A large number of businesses are mostly shut down for public health reasons, others are facing greatly diminished demand or are likely to shut down in the near future. Using data from the Bureau of Labor Statistics Current Employment statistics by detailed NAICS industry codes, we can measure how many people work in these most exposed businesses. Six of the most directly exposed sectors include: Restaurants and Bars, Travel and Transportation, Entertainment (e.g., casinos and amusement parks), Personal Services (e.g., dentists, daycare providers, barbers), other sensitive Retail (e.g., department stores and car dealers) and sensitive Manufacturing (e.g., aircraft and car manufacturing). In total, these sectors account for just over 20% of all US payroll employment, so shutdowns of these sectors on their own will lead to massive declines in employment. These will be offset partially by increased hiring in grocery stores, package delivery, etc., but this is unlikely to do much to dampen the blow.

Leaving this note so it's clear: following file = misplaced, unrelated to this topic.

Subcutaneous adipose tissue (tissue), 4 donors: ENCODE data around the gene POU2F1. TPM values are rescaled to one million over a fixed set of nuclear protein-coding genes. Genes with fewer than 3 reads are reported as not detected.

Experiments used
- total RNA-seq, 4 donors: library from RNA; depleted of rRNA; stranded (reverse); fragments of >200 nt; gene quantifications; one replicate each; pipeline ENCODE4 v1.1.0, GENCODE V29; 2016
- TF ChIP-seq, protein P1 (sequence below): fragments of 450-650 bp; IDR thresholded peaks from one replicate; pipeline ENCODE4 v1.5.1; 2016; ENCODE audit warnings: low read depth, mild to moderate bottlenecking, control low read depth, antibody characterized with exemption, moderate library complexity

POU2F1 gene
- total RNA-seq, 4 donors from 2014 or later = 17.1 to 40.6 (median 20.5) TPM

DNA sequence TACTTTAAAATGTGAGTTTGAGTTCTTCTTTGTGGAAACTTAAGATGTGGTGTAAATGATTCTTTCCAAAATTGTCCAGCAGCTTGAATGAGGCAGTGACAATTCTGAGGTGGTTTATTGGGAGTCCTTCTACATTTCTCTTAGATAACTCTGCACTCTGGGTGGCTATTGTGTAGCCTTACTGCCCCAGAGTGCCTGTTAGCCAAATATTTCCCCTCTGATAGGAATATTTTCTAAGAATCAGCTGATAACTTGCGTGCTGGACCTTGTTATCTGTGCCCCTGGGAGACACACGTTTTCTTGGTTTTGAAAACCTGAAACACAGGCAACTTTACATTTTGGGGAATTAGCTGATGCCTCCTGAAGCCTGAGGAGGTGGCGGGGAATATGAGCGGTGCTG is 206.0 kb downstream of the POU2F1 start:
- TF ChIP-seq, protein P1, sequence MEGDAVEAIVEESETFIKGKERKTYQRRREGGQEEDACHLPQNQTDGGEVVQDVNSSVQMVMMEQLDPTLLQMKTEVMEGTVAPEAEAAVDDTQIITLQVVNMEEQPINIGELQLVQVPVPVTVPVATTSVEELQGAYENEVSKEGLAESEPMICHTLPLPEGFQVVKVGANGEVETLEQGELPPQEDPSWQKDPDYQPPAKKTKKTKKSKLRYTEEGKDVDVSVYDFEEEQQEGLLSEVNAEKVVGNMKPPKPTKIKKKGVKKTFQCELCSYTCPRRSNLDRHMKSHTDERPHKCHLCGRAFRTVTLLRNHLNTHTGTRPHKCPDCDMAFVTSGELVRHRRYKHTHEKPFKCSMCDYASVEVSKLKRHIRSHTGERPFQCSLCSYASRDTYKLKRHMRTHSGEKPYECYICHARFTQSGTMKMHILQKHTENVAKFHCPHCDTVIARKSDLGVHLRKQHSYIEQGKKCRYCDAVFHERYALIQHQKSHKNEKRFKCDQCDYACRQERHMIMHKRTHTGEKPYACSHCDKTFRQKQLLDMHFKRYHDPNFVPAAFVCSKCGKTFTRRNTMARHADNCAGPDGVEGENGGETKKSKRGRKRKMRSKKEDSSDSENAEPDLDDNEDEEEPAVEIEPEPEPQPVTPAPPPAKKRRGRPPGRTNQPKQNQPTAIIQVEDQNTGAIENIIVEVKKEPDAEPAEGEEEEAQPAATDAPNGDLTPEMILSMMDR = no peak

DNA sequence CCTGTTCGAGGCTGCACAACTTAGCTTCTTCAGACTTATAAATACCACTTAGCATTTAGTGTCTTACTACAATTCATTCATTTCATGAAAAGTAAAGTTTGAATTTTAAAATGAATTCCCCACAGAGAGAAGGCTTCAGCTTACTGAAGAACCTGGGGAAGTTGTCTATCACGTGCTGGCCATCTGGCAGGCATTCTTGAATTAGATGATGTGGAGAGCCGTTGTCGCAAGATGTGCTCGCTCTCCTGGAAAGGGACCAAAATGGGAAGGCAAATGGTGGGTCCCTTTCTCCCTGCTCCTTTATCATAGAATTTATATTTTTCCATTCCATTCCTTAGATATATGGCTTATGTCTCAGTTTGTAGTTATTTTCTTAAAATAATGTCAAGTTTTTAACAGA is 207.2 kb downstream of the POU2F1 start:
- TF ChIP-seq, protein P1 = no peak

This will likely get much worse if these shutdowns persist for multiple months and to the extent that they start to spill over substantially into other sectors like construction and broader manufacturing. Policy measures to reduce the depth and long-run effects of the recession should focus on 1) limiting the spread of the virus itself through direct health spending and allowing for effective social distancing, such as paid sick leave, expanded unemployment insurance and providing the tools for businesses with lots of in-person contact to idle; 2) providing liquidity so that households in shutdown industries can continue to shelter at home, eat, and not face devastating declines in their financial conditions. These policies will limit the long-run harm of the recession and also reduce the spillovers into less directly affected industries. Note that providing liquidity also helps with allowing for social distancing and the first policy goal.